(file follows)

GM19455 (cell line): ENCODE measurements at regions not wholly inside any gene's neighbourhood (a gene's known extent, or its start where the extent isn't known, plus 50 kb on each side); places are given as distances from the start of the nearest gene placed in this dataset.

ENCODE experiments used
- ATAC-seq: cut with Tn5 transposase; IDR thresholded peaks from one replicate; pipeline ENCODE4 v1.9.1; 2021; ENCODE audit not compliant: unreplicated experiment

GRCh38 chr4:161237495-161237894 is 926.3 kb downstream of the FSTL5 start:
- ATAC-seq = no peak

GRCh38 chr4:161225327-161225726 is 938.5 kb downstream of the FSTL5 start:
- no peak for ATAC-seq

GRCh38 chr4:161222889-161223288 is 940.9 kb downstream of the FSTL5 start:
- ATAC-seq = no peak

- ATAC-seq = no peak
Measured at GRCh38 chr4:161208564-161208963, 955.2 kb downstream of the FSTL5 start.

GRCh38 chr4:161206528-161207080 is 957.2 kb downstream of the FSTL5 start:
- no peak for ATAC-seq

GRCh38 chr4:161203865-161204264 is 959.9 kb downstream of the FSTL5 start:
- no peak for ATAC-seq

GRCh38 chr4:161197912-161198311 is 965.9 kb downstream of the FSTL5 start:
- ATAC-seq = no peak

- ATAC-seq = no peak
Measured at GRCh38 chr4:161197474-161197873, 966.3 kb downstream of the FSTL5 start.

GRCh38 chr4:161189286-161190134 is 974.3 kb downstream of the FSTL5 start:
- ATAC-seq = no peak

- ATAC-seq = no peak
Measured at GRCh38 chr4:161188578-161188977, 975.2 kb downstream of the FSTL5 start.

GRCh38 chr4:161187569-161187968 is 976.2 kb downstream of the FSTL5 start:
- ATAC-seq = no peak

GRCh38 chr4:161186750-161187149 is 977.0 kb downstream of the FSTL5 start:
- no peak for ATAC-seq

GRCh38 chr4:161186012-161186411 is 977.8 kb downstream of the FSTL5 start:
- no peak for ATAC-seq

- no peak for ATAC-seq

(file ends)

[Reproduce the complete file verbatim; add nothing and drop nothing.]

GM19455 (cell line): ENCODE measurements at regions not wholly inside any gene's neighbourhood (a gene's known extent, or its start where the extent isn't known, plus 50 kb on each side); places are given as distances from the start of the nearest gene placed in this dataset.

ENCODE experiments used
- ATAC-seq: cut with Tn5 transposase; IDR thresholded peaks from one replicate; pipeline ENCODE4 v1.9.1; 2021; ENCODE audit not compliant: unreplicated experiment

GRCh38 chr4:161237495-161237894 is 926.3 kb downstream of the FSTL5 start:
- ATAC-seq = no peak

GRCh38 chr4:161225327-161225726 is 938.5 kb downstream of the FSTL5 start:
- no peak for ATAC-seq

GRCh38 chr4:161222889-161223288 is 940.9 kb downstream of the FSTL5 start:
- ATAC-seq = no peak

- ATAC-seq = no peak
Measured at GRCh38 chr4:161208564-161208963, 955.2 kb downstream of the FSTL5 start.

GRCh38 chr4:161206528-161207080 is 957.2 kb downstream of the FSTL5 start:
- no peak for ATAC-seq

GRCh38 chr4:161203865-161204264 is 959.9 kb downstream of the FSTL5 start:
- no peak for ATAC-seq

GRCh38 chr4:161197912-161198311 is 965.9 kb downstream of the FSTL5 start:
- ATAC-seq = no peak

- ATAC-seq = no peak
Measured at GRCh38 chr4:161197474-161197873, 966.3 kb downstream of the FSTL5 start.

GRCh38 chr4:161189286-161190134 is 974.3 kb downstream of the FSTL5 start:
- ATAC-seq = no peak

- ATAC-seq = no peak
Measured at GRCh38 chr4:161188578-161188977, 975.2 kb downstream of the FSTL5 start.

GRCh38 chr4:161187569-161187968 is 976.2 kb downstream of the FSTL5 start:
- ATAC-seq = no peak

GRCh38 chr4:161186750-161187149 is 977.0 kb downstream of the FSTL5 start:
- no peak for ATAC-seq

GRCh38 chr4:161186012-161186411 is 977.8 kb downstream of the FSTL5 start:
- no peak for ATAC-seq

- no peak for ATAC-seq